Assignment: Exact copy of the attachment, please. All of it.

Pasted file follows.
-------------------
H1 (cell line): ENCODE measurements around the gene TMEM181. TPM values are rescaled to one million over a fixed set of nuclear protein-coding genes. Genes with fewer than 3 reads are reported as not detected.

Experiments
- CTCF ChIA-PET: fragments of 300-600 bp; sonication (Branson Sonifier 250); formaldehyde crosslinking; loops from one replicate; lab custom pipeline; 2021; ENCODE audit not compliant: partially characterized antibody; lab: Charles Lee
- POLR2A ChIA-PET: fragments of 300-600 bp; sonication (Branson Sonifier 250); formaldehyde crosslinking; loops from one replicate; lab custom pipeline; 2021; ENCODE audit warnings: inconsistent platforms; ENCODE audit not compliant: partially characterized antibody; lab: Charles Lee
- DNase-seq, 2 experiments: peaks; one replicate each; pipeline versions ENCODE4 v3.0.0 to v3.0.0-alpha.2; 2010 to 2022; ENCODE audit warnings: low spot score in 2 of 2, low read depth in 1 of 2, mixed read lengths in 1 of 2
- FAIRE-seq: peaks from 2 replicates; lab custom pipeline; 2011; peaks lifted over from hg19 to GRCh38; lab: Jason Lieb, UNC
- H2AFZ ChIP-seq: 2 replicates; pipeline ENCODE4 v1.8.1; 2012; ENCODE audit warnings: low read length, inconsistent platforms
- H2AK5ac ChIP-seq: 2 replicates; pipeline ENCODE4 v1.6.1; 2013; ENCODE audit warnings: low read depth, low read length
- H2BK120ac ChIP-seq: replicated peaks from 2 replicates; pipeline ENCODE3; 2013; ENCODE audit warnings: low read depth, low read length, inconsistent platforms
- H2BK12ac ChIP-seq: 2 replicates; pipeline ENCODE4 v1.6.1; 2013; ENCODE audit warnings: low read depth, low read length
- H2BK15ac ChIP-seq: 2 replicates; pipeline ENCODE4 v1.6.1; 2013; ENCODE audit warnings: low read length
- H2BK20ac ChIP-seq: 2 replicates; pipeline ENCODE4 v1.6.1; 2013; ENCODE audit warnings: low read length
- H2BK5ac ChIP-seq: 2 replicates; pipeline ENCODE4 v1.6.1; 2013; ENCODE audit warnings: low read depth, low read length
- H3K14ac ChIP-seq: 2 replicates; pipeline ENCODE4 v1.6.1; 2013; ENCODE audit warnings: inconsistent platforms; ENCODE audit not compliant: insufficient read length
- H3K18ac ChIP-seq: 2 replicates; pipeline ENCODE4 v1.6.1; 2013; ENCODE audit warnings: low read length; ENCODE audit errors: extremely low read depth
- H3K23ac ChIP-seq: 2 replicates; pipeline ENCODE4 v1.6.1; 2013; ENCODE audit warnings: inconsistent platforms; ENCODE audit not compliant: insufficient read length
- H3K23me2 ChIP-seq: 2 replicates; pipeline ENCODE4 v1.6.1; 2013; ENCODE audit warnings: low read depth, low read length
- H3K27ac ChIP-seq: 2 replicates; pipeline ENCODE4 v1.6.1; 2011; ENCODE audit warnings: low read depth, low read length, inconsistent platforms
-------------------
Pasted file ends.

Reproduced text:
H1 (cell line): ENCODE measurements around the gene TMEM181. TPM values are rescaled to one million over a fixed set of nuclear protein-coding genes. Genes with fewer than 3 reads are reported as not detected.

Experiments
- CTCF ChIA-PET: fragments of 300-600 bp; sonication (Branson Sonifier 250); formaldehyde crosslinking; loops from one replicate; lab custom pipeline; 2021; ENCODE audit not compliant: partially characterized antibody; lab: Charles Lee
- POLR2A ChIA-PET: fragments of 300-600 bp; sonication (Branson Sonifier 250); formaldehyde crosslinking; loops from one replicate; lab custom pipeline; 2021; ENCODE audit warnings: inconsistent platforms; ENCODE audit not compliant: partially characterized antibody; lab: Charles Lee
- DNase-seq, 2 experiments: peaks; one replicate each; pipeline versions ENCODE4 v3.0.0 to v3.0.0-alpha.2; 2010 to 2022; ENCODE audit warnings: low spot score in 2 of 2, low read depth in 1 of 2, mixed read lengths in 1 of 2
- FAIRE-seq: peaks from 2 replicates; lab custom pipeline; 2011; peaks lifted over from hg19 to GRCh38; lab: Jason Lieb, UNC
- H2AFZ ChIP-seq: 2 replicates; pipeline ENCODE4 v1.8.1; 2012; ENCODE audit warnings: low read length, inconsistent platforms
- H2AK5ac ChIP-seq: 2 replicates; pipeline ENCODE4 v1.6.1; 2013; ENCODE audit warnings: low read depth, low read length
- H2BK120ac ChIP-seq: replicated peaks from 2 replicates; pipeline ENCODE3; 2013; ENCODE audit warnings: low read depth, low read length, inconsistent platforms
- H2BK12ac ChIP-seq: 2 replicates; pipeline ENCODE4 v1.6.1; 2013; ENCODE audit warnings: low read depth, low read length
- H2BK15ac ChIP-seq: 2 replicates; pipeline ENCODE4 v1.6.1; 2013; ENCODE audit warnings: low read length
- H2BK20ac ChIP-seq: 2 replicates; pipeline ENCODE4 v1.6.1; 2013; ENCODE audit warnings: low read length
- H2BK5ac ChIP-seq: 2 replicates; pipeline ENCODE4 v1.6.1; 2013; ENCODE audit warnings: low read depth, low read length
- H3K14ac ChIP-seq: 2 replicates; pipeline ENCODE4 v1.6.1; 2013; ENCODE audit warnings: inconsistent platforms; ENCODE audit not compliant: insufficient read length
- H3K18ac ChIP-seq: 2 replicates; pipeline ENCODE4 v1.6.1; 2013; ENCODE audit warnings: low read length; ENCODE audit errors: extremely low read depth
- H3K23ac ChIP-seq: 2 replicates; pipeline ENCODE4 v1.6.1; 2013; ENCODE audit warnings: inconsistent platforms; ENCODE audit not compliant: insufficient read length
- H3K23me2 ChIP-seq: 2 replicates; pipeline ENCODE4 v1.6.1; 2013; ENCODE audit warnings: low read depth, low read length
- H3K27ac ChIP-seq: 2 replicates; pipeline ENCODE4 v1.6.1; 2011; ENCODE audit warnings: low read depth, low read length, inconsistent platforms